Global natural disaster events to the end of Q3 2022 caused total economic losses estimated at minimally USD 227 billion – of which USD 99 billion were covered by public and private insurers – representing a protection gap of 56%, the Aon Global Catastrophe Recap report shows.
Published by Impact Forecasting, Aon’s catastrophe model development team, the report evaluates the impact of natural disaster events that occurred worldwide in the first nine months of the year.
The United States accounted for the highest percentage of the economic losses (USD 114 billion), followed by APAC (USD 56 billion) and EMEA (USD 42 billion). Economic losses in the U.S. and EMEA were above average, while APAC saw below-average losses.
Michal Loerinc, head of catastrophe insight in Aon’s Impact Forecasting team, said: “It is anticipated that there will be robust loss development across many of the reported natural catastrophes, especially with the realization of costs associated with recent tropical cyclone development worldwide. Recurring La Nina conditions and the remainder of tropical cyclone seasons can potentially trigger impactful events through the rest of the year, with additional costs arising from inflationary pressure. Secondary perils can similarly push the overall insured losses for 2022 well beyond USD 100 billion.”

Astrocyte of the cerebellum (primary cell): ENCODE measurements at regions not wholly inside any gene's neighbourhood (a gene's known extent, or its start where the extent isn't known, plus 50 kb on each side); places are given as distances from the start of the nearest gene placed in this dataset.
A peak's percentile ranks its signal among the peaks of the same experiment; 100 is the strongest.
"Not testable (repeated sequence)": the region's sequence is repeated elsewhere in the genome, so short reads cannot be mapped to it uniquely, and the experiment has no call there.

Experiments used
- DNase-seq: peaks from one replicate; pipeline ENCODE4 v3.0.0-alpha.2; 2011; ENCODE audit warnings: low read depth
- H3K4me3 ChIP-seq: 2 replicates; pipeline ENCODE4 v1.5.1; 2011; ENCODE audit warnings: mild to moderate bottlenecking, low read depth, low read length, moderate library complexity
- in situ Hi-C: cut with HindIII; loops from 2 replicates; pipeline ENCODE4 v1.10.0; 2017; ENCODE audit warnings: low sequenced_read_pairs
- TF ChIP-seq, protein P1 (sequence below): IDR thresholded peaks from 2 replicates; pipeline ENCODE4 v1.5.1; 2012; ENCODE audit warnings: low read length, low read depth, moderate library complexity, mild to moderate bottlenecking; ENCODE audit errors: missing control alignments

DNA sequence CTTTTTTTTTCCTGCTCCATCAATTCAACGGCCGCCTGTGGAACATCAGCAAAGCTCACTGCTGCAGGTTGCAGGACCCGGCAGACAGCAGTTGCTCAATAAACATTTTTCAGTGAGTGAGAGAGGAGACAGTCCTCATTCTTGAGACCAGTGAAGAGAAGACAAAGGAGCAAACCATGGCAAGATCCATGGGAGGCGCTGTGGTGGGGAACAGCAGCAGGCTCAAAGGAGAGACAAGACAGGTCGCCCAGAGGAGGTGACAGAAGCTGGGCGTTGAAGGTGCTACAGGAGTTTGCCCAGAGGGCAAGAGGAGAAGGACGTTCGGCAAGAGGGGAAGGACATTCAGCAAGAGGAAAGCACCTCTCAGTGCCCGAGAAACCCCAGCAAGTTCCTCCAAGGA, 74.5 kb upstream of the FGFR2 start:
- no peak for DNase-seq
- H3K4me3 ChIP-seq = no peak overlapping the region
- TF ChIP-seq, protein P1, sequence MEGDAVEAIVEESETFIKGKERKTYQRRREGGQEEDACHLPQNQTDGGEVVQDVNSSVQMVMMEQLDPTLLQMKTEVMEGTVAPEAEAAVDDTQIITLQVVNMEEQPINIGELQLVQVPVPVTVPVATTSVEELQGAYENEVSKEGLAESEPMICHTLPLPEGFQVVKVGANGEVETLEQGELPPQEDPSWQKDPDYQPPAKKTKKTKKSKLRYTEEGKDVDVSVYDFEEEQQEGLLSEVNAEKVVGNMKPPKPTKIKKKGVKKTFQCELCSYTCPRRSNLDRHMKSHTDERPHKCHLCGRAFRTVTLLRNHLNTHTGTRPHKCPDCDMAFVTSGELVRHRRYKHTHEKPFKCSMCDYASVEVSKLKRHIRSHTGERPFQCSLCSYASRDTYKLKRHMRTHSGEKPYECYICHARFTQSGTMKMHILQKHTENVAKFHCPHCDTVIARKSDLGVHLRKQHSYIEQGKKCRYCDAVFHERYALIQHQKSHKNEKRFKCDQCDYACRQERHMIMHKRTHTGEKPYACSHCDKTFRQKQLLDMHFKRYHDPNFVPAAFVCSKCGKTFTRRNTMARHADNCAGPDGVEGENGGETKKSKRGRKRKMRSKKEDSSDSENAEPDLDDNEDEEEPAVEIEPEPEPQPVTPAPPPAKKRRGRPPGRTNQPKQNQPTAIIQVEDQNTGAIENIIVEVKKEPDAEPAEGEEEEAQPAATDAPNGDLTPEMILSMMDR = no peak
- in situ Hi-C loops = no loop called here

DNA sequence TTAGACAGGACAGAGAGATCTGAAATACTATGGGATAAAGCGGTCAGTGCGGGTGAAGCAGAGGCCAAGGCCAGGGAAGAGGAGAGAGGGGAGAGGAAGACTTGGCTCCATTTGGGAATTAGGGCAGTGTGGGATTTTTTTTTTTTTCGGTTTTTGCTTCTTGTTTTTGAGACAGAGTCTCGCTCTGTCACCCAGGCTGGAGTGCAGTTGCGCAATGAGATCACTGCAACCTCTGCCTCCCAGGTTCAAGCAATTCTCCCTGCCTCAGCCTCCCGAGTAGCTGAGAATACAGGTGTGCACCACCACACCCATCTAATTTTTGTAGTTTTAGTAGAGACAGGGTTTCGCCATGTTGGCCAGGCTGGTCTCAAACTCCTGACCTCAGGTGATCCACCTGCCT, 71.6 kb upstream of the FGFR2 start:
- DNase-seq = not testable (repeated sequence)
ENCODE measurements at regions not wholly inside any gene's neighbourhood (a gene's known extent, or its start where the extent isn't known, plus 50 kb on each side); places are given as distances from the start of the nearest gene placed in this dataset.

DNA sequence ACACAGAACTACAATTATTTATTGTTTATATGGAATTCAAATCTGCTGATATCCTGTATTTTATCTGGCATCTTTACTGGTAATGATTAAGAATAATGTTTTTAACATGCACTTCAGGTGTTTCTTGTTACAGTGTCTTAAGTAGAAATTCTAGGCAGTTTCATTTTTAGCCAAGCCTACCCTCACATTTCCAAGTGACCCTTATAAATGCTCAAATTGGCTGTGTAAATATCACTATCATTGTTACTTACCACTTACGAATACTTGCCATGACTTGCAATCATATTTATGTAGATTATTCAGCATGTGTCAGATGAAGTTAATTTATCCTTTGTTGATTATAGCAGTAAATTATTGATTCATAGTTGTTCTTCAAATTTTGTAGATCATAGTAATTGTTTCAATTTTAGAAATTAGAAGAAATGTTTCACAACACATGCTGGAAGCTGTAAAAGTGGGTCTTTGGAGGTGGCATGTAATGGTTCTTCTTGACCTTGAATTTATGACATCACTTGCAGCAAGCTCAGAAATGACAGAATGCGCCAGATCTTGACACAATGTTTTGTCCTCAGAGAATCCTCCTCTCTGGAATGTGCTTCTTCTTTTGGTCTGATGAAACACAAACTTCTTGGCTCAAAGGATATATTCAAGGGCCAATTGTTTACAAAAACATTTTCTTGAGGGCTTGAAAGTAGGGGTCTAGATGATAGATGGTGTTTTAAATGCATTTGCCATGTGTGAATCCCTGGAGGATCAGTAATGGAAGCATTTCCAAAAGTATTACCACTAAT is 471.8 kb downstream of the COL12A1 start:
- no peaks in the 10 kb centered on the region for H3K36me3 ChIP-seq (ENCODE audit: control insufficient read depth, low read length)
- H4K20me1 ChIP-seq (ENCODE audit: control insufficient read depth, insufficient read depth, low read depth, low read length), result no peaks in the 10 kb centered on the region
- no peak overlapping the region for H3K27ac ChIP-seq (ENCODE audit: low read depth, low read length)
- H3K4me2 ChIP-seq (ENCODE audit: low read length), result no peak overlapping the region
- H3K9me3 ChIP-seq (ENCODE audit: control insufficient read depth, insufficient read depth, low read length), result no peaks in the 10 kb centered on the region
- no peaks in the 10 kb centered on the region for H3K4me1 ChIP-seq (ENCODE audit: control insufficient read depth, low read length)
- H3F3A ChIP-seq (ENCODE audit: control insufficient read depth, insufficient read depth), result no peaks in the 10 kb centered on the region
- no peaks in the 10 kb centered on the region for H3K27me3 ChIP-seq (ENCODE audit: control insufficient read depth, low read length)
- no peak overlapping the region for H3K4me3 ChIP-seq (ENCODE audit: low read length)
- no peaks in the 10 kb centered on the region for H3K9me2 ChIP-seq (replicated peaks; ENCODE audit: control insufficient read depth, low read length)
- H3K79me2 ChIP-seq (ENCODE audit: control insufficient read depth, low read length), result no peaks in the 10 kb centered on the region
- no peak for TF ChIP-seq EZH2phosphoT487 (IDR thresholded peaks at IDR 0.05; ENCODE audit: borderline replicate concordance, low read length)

While the overall economic loss total was near the 21st century average, aggregated insurance losses were set to notably exceed averages since both 2000 and 2012 and approach the average of the past five years.
These comparisons are highly dependent on the financial outcome of the impact of Hurricane Ian, which made landfall in the United States at the end of September. While initial estimates suggest that total losses from Ian will likely run into the tens of billions (USD), it is expected that the final numbers will not be settled for months to come. This type of loss development is standard and expected in the aftermath of larger scale events.
Secondary perils such as severe convective storm and flooding dominated losses in the first half of the year, while losses from primary perils accelerated in the third quarter due to tropical cyclone activity in the Atlantic and Western Pacific, with Hurricane Ian anticipated to be the costliest singular weather event for the year, and potentially one of the costliest insured loss events on record globally.
Extreme heatwaves and drought conditions gripped large parts of Europe and China during the first half of Q3, with both regions experiencing extended summers. The last month of Q3 was characterized by intense tropical cyclones, with Hurricane Ian and Fiona in the Atlantic basin, and Super Typhoon Noru and Nanmadol in the Western Pacific.